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Q and A

By Francie Hartsog-Dolack

Posted: Monday, Jun. 14, 2010

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Photo by Diedra Laird

Francie Hartsog Dolack, M.A., L.P.C. is a professional bridal counselor who helps brides sail through their special day before, during and after the main event. Here, Francie answers your most pressing questions about your wedding.

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Dear Francie: I just got engaged and already drama is taking over my wedding. I was popular in high school and ran around with the "mean girls." I'm not proud of the way I treated people, but I'm different now. I want my three best friends from high school (I'll call them Brittany, Star and Kara) to be bridesmaids. Kara has really changed, but Brittany and Star are still mean. They make fun of people and are rude when we go out. The problem is I have two other friends (Maria and Kristi) that I want to be bridesmaids. We graduated from college in May and want to stay close. Maria and Kristi, however, are the type "mean girls" love to torture. I invited them to my apartment for dinner, and it was a disaster! Now, Brittany and Star say they won't be in my wedding if I keep Maria and Kristi. My friends from college say they will quit because they don't want to cause trouble. I know this is so high school, but I really want all five girls at the wedding!

Margot
February 2011

Dear Margot: You are right about one thing: this is so high school! I have heard stories of adult women who were "mean girls" in high school who just get worse with age, so I know it happens. The question is, are you still a "mean girl?" You don't refer to yourself as a "mean girl," but I am guessing you are at least guilty by association. Now you are a college graduate and an adult. It's time to start acting like one. I am wondering why you would even want girls like Brittany and Star to be in your wedding? It sounds like you are just looking for trouble. Maria and Kristi sound like the type of young ladies who would be great bridesmaids. Kara has apparently grown up and would probably be great if she has the guts to stand up to the other two. Save yourself trouble and future regret, and let the mean girls cause trouble somewhere else. Tell them Maria and Kristi are important friends and will be in the wedding. If they choose to drop out, I figure you've dodged a bullet. If they choose to stay in the wedding, be ready to stand up to the high school bullies.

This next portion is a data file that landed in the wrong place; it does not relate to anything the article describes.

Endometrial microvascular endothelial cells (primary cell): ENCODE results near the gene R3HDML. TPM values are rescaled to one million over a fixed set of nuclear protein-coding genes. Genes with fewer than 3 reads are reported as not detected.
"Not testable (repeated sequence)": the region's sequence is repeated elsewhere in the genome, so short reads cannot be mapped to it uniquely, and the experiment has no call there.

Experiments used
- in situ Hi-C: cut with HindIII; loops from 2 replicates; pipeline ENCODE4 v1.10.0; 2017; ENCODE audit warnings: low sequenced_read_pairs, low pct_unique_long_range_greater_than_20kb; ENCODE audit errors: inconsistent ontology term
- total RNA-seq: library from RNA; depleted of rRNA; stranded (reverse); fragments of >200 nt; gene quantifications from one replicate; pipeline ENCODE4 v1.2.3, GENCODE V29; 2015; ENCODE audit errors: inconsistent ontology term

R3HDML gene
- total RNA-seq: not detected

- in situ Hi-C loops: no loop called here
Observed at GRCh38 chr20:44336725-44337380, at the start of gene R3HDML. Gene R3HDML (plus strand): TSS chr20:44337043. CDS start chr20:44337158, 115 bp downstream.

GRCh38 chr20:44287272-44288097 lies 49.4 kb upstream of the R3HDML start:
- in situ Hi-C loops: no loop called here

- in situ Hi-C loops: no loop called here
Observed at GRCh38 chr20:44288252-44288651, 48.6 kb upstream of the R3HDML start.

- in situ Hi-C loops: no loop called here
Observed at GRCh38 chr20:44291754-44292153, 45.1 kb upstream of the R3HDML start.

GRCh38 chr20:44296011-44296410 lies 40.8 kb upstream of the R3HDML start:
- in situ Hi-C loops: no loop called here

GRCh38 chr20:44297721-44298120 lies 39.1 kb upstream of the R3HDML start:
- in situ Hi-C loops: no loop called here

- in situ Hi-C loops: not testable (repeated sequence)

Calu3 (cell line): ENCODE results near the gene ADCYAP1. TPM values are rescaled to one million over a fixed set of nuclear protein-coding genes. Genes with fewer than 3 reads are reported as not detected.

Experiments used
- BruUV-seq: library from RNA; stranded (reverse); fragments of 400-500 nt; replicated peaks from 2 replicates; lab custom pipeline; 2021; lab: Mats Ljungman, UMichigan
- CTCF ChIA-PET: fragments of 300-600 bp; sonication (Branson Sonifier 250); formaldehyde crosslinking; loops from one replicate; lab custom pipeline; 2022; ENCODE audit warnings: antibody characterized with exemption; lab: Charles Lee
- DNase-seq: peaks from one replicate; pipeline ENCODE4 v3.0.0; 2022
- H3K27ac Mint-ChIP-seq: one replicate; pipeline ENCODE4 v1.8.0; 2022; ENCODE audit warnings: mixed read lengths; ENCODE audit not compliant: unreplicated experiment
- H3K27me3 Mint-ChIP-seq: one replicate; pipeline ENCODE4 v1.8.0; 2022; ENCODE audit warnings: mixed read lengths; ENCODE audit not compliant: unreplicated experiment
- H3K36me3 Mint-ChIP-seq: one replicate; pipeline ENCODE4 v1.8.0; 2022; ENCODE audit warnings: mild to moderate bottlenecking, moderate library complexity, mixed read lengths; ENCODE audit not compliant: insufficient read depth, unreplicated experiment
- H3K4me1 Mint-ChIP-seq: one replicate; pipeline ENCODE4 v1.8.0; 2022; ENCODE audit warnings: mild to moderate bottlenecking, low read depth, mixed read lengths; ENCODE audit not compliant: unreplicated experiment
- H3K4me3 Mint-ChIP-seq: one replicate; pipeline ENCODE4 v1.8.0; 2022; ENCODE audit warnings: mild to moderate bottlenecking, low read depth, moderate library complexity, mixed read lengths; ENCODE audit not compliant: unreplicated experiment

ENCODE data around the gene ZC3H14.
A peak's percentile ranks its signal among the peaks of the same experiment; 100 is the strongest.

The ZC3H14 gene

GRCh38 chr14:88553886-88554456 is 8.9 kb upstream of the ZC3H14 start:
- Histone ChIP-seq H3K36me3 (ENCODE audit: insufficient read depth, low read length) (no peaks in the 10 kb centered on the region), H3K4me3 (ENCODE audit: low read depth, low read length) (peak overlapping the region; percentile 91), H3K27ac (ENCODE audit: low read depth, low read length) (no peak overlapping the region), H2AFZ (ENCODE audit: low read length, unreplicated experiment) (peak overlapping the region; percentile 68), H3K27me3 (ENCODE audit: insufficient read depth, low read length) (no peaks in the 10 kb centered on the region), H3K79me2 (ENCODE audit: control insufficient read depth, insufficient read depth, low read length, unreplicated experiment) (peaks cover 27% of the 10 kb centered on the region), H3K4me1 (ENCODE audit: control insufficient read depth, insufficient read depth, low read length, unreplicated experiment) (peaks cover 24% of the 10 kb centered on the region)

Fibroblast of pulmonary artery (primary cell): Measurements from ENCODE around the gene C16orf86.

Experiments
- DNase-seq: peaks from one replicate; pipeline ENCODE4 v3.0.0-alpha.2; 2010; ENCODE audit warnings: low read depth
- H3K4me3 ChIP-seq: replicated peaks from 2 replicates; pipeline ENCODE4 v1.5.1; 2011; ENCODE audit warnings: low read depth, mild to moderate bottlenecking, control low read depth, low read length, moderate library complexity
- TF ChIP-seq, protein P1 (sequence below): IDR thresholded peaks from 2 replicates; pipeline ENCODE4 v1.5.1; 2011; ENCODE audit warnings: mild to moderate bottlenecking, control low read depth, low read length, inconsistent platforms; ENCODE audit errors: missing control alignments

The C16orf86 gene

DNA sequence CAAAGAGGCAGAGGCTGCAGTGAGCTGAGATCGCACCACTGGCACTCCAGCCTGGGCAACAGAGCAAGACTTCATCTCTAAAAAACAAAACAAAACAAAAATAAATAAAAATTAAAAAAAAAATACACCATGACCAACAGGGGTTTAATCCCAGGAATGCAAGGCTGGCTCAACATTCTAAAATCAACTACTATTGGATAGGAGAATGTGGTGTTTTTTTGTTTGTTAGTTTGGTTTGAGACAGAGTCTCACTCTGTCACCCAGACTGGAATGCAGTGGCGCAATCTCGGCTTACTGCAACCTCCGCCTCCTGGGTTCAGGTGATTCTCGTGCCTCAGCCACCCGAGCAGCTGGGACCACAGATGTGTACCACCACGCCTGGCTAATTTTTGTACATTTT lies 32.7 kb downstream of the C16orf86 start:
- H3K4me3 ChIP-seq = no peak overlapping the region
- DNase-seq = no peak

Dear Francie: My wedding is in two months, and I have no idea how to handle this embarrassing problem. My mother is a kleptomaniac. She has a history of stealing and has been in jail several times. She is supposed to be taking medication and seeing a counselor, but she never follows through. My family does everything they can to cover up for her, but I have no idea how to keep her under control during my wedding! I have talked to my father about it, and he says he will keep an eye on her. But there is no way he can watch her at all times during such a huge event. My fiancÚ wants to hire a private investigator to watch her. I don't want to humiliate my mom, but if she stole something from one of my guests I would die! Please tell me what to do!

Shelia
Wedding Date: August 2010

Dear Shelia: I'm sorry you have to deal with such a difficult situation so close to your wedding. But you are right: It is a serious issue. I must admit, I think your fiancÚ's idea to hire a P.I. is not half bad. Of course, you would need to speak to the investigator at length about how to handle the situation should he see your mom take something. For instance, should he notify your father and let him take care of it? A lot of weddings hire security, so he could come in dress clothes, and you can refer to him as security. In the meantime, I would do everything I could to get the family involved in convincing mom she needs to see her doctor and take her medication. Kleptomania is a real disorder requiring treatment. If you can get your mom to the doctor now, there are two months to stabilize her before the big day. The most important thing is to have a solid plan in place so you don't spend the day worrying your mom took Aunt Beatrice's pearls! Good luck.

Dear Francie: My great aunt recently died, and I have always hoped to inherit her engagement ring, but I don't know how to bring up the subject with my great uncle. My boyfriend and I are hoping to get engaged soon, but we can't afford a ring. My great aunt's ring would mean so much to me. We were very close, and I think it would make my own engagement more special. There are no other females in the family who would be in line to inherit it, but I just don't know how to bring the subject up with my uncle. They were married over 50 years, and I think it would be so nice to carry on the tradition. Any advice?

Gloria
Wedding Date: TBD

Dear Gloria: When someone we love passes, it is often hard to talk about material possessions. I have seen some major fights between family members over small items. Sometimes it is easier to argue over sofa cushions than deal with the pain of losing a loved one. However, if there are no other females in line to inherit the ring, I see no reason why you shouldn't talk to your uncle about it. Keep in mind that he may have an idea where or with whom he wants the ring to be, so you must be ready to respect his wishes. He may want to keep it for comfort. Explain to him that you have always admired the ring and feel it would be an honor to wear it as she did for so many years. Make it clear you love him and respect any decision he makes. Then let it go. He will come to you if he decides it is yours.

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